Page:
Pablo Martinez Monsivais, John Minchillo / AP

The Trump Organization and celebrity chef José Andrés have settled a nearly two-year-old lawsuit over Andrés' decision to back out of plans to open a restaurant in the Trump International Hotel, reports The Washington Post.

The drama: Andrés, a Spanish immigrant, pulled out of his lease in 2015 citing Trump's controversial rhetoric toward Mexican immigrants during the campaign. Trump sued him for $10 million.

The company, run by Trump's sons Donald Jr. and Eric, issued a joint statement with Andrés' firm, ThinkFoodGroup, Friday morning, but didn't reveal the details of the settlement. Donald Jr. called the deal a "win-win" for both parties, and stated that the company was glad to "put this matter behind us and move forward as friends."

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23 mins ago - Sports

Big Ten's conference-only move could spur a regionalized college sports season

Illustration: Aïda Amer/Axios

The Big Ten announced Thursday that it will move all fall sports to a conference-only schedule.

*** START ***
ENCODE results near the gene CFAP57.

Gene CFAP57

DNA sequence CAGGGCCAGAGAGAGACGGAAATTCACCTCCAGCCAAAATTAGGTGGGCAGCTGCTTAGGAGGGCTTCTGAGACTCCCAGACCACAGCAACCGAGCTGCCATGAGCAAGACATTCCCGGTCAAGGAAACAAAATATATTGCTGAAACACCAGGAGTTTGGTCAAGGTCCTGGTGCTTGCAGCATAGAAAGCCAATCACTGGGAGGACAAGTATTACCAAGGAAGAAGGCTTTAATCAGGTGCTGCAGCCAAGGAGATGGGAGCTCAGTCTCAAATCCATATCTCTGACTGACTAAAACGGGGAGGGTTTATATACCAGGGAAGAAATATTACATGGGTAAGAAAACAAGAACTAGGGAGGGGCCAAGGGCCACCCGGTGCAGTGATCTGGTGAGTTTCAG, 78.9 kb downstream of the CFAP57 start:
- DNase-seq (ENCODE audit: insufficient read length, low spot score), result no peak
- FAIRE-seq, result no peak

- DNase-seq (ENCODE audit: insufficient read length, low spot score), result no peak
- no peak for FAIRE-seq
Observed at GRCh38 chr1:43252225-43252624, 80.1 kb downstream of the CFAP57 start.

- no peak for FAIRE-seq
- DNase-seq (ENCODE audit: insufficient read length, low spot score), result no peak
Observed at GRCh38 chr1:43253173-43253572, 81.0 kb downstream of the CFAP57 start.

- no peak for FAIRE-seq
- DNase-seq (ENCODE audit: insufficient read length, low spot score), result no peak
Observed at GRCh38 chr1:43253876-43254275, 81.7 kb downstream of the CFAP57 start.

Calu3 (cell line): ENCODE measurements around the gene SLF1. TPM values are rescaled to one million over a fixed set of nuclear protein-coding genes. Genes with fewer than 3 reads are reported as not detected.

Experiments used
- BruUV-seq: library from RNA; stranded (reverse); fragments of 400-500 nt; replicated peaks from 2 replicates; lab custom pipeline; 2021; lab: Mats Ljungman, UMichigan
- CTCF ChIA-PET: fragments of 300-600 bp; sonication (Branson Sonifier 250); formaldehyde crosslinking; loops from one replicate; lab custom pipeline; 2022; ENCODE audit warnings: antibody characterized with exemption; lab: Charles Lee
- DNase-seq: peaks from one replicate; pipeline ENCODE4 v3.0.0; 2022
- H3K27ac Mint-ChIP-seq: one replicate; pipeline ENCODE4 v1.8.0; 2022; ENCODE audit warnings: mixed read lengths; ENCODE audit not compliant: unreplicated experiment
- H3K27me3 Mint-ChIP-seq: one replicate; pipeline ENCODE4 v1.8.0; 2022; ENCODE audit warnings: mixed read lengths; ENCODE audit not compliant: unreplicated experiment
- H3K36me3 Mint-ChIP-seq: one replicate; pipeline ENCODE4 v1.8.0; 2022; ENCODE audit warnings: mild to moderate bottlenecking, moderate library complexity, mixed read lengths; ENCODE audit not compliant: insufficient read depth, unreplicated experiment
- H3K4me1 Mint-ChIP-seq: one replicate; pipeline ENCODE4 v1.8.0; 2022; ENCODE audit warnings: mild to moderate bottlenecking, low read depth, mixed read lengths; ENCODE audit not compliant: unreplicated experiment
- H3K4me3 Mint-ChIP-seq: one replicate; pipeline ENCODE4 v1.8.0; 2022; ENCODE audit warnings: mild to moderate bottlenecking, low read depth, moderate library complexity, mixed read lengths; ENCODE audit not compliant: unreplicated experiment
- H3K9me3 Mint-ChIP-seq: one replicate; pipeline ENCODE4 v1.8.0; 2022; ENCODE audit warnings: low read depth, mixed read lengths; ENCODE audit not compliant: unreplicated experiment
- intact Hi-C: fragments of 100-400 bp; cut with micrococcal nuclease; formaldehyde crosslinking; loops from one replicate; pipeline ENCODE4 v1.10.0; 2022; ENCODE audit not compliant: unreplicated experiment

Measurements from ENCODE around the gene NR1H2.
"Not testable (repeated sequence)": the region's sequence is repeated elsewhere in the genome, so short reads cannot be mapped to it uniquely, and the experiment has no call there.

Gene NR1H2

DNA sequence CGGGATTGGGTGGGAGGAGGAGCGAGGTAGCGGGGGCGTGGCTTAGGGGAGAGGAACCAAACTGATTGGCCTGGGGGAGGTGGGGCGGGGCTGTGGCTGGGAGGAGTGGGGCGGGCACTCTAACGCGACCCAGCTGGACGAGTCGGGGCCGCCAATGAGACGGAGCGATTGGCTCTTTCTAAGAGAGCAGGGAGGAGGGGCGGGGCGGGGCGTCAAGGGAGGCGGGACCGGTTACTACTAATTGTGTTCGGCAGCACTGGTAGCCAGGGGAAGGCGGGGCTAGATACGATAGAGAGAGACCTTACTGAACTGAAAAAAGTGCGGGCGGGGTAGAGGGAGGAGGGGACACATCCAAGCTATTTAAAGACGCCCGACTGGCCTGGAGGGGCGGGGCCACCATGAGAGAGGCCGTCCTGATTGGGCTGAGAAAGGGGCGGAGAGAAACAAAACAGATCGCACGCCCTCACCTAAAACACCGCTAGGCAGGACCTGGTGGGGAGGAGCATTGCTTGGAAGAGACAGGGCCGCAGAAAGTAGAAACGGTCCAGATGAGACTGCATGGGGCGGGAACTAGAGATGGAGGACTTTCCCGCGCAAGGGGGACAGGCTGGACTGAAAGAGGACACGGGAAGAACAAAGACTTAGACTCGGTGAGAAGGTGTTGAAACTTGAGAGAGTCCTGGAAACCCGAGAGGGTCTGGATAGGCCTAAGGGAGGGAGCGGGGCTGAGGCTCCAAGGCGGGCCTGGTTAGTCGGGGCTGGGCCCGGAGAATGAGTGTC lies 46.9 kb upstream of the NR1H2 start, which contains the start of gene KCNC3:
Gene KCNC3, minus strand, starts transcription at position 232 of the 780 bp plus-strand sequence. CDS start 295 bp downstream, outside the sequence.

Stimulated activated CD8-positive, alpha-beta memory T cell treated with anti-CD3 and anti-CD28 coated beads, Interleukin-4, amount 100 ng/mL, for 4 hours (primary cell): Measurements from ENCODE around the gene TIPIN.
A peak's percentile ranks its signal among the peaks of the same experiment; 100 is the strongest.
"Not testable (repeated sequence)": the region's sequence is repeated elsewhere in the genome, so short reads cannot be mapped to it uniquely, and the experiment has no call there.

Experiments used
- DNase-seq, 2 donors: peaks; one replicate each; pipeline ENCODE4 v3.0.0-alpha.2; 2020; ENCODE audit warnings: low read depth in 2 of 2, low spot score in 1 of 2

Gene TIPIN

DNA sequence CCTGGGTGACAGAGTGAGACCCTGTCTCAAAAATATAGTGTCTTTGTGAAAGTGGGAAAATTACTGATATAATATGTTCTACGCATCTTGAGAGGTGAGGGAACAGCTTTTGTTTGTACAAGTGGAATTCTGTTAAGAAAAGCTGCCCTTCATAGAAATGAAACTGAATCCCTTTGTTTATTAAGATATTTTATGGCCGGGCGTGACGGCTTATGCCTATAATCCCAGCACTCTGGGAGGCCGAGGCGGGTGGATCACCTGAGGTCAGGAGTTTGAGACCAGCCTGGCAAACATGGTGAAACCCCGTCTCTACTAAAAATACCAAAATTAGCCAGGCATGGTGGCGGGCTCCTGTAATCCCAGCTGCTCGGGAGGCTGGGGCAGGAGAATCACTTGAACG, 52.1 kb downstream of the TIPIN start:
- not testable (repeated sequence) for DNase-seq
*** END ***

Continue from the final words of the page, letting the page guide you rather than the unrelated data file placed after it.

Why it matters: This will have a snowball effect on the rest of the country, and could force all Power 5 conferences to follow suit, resulting in a regionalized fall sports season.

The second jobs apocalypse

Illustration: Aïda Amer/Axios

This week, United Airlines warned 36,000 U.S. employees their jobs were at risk, Walgreens cut more than 4,000 jobs, Wells Fargo announced it was preparing thousands of terminations this year, and Levi's axed 700 jobs due to falling sales.

Why it matters: We have entered round two of the jobs apocalypse. Those announcements followed similar ones from the Hilton, Hyatt, Marriott and Choice hotels, which all have announced thousands of job cuts, and the bankruptcies of more major U.S. companies like 24 Hour Fitness, Brooks Brothers and Chuck E. Cheese in recent days.

Big Tech marshals a right-leaning army of allies for antitrust fight

Illustration: Eniola Odetunde/Axios

As tech's giants prepare to face off with antitrust enforcers this summer, they will draw support from an array of predominantly right-leaning defenders ranging from influential former government officials to well-connected think tanks.

The big picture: The Justice Department, the Federal Trade Commission and the states have multiple investigations of monopolistic behavior underway targeting Facebook and Google, with other giants like Amazon and Apple also facing rising scrutiny. Many observers expect a lawsuit against Google to land this summer.